How should teachers incorporate environmental ethics and lessons on sustainability into their classrooms? That’s the focus of a four-year educational ecoliteracy project — Turkey’s first — which has just begun.
A training program for Turkish teachers kicked off this week in an unusual classroom: an arboretum in the northwestern province of Yalova. Beneath Yalova’s graceful willows, 75 teachers will spend the next week studying environmental issues from soil erosion to ethical forestry. They will be Turkey’s first certified “ecoliteracy instructors”, authorized by the Ministry of Education to share principles of sustainability with their schools.
Sponsored by the Ministry of Education and the Turkish Foundation for Combating Soil Erosion, Reforestation, and the Protection of Natural Habitats (TEMA), the project aims to certify 300 teachers over the next four years. Scientific experts and specially designed materials will be used to give each teacher participant a well-rounded educational in environmental issues, with a special focus on sustainability.
The need for ecoliterate education in Turkey
It’s appropriate that an ecoliteracy program is taking place in Yalova.
A major Turkish manufacturer, AKSA, is planning to build a coal- and natural gas-fired power plant in Yalova, an earthquake-prone but beautiful resort region. A previous AKSA plant caused huge damage to the area during the 1999 earthquake that devastated northwestern Turkey. When the Yalova Environmental Platform held a press conference to raise awareness about the potential danger of building a coal-fired plant in their region, AKSA sued the platform’s members.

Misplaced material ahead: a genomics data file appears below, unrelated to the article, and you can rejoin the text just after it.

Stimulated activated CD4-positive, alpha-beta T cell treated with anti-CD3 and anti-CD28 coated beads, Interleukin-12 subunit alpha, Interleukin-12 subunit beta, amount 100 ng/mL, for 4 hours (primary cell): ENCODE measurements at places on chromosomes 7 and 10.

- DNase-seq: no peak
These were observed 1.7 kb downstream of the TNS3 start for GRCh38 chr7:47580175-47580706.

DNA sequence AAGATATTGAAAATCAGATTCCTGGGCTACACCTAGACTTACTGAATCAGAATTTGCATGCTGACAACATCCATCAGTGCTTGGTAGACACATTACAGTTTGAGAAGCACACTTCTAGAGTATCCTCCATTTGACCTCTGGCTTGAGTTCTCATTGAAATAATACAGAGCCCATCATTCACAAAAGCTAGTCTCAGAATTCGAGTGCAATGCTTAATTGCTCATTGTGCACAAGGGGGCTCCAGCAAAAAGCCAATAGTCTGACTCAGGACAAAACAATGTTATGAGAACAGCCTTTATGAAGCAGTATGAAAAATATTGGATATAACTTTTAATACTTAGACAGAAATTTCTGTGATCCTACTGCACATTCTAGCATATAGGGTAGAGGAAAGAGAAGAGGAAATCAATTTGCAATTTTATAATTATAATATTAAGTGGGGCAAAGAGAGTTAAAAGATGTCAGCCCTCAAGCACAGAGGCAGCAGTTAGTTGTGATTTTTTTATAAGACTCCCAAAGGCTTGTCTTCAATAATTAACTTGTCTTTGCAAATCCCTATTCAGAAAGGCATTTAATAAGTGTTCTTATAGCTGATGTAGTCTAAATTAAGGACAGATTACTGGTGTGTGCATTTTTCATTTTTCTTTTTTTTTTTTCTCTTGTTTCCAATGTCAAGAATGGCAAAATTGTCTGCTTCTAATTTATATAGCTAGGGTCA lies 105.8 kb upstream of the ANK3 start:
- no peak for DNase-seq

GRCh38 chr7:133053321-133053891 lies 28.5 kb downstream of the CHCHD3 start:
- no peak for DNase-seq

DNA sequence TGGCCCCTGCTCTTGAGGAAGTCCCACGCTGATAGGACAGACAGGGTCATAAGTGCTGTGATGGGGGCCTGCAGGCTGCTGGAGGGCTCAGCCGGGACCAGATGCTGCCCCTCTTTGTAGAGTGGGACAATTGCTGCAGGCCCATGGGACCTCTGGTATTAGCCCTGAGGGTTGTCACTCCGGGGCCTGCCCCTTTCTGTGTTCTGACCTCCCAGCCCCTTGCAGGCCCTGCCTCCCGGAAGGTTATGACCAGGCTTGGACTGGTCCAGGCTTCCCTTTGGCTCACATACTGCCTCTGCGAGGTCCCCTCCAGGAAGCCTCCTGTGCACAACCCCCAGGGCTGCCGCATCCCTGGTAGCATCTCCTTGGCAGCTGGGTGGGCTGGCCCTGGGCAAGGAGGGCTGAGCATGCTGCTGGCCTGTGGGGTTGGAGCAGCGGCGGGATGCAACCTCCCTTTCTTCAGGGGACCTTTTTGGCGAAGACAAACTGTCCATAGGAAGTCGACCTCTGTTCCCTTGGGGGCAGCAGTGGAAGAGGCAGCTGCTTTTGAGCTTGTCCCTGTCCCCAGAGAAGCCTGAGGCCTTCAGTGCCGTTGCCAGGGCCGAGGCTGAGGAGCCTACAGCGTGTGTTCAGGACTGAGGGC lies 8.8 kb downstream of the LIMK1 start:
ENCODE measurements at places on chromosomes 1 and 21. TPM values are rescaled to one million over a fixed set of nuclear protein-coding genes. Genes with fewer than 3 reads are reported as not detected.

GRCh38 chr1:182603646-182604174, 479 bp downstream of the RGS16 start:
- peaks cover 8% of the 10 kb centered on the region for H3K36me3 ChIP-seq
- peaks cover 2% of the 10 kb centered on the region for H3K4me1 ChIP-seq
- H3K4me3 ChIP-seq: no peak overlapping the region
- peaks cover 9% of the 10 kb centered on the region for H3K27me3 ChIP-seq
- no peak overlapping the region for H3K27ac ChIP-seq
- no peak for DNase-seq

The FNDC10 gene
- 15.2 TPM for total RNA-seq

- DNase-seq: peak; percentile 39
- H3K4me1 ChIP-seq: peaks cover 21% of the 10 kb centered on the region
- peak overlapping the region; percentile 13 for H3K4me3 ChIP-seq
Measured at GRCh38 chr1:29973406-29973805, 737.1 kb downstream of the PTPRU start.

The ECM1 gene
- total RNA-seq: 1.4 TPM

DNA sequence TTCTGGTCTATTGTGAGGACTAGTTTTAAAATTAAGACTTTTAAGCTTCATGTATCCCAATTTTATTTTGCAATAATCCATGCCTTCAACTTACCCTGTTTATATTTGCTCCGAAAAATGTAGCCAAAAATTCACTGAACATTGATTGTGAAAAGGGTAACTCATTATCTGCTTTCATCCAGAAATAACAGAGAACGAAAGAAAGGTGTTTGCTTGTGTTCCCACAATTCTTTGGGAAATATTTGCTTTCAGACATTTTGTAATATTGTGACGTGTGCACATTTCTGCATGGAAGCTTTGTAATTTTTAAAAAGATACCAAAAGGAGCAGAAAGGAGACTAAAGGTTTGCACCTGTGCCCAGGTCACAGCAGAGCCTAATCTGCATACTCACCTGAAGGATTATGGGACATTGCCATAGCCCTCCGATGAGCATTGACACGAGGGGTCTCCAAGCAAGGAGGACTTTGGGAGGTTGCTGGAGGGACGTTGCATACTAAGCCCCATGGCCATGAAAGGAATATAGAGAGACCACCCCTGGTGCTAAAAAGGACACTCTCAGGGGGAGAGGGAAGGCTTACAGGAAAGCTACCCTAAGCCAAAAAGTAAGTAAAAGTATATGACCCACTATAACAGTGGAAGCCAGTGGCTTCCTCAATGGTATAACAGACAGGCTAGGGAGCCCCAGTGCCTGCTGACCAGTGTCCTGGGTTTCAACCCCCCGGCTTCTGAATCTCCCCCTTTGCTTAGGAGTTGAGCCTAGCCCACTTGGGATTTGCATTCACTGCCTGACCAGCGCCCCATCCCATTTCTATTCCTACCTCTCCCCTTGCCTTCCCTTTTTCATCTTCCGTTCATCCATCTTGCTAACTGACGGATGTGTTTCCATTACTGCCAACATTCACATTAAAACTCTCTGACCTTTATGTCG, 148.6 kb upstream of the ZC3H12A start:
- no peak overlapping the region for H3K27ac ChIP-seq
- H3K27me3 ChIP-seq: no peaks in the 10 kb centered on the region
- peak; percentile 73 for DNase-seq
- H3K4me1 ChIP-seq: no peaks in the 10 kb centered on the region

Unfortunately, this story is being repeated at many sites around Turkey where thermal power plants are being built. It suggests that better environmental education is seriously needed at many levels of Turkish society.
“We need to plan accordingly so that we don’t make the same mistakes we do now,” said TEMA Education Head Burcu Arık.
“Nothing we have — whether it is the way we treat the environment or the education system — is sustainable. We must teach the next generation to live within the principles of nature.”
The four noble truths of the ecoliteracy program, according to Arık, are: everything is inter-dependent, everything is in flux, nothing lasts forever, and nature always has the last word.
Ecoliterate education: a global trend
This is Turkey’s first ecoliterate education program and one of the only nation-wide ecoliteracy projects in the world. Other schools throughout the Middle East have increasingly been incorporating environmental ethics into their curricula, however.
The 12th graders at the Al-Ain Liwa International School in the UAE, for example, designed a “green wall” for their school, which is just the first ina series of “greenovation” projects the administration is taking. And last autumn, Bahrain University held a two-day exhibition of environmentally friendly projects designed by its students, including a water-recycling system for mosques and solar heating/cooling systems.
Of course, you don’t need to have government funding or even a school to promote environmental education. It can be as easy as giving the children in your life a patch of dirt: an environmental microcosm to care for, and on which to practice their sustainable stewardship.
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Image via paraflyer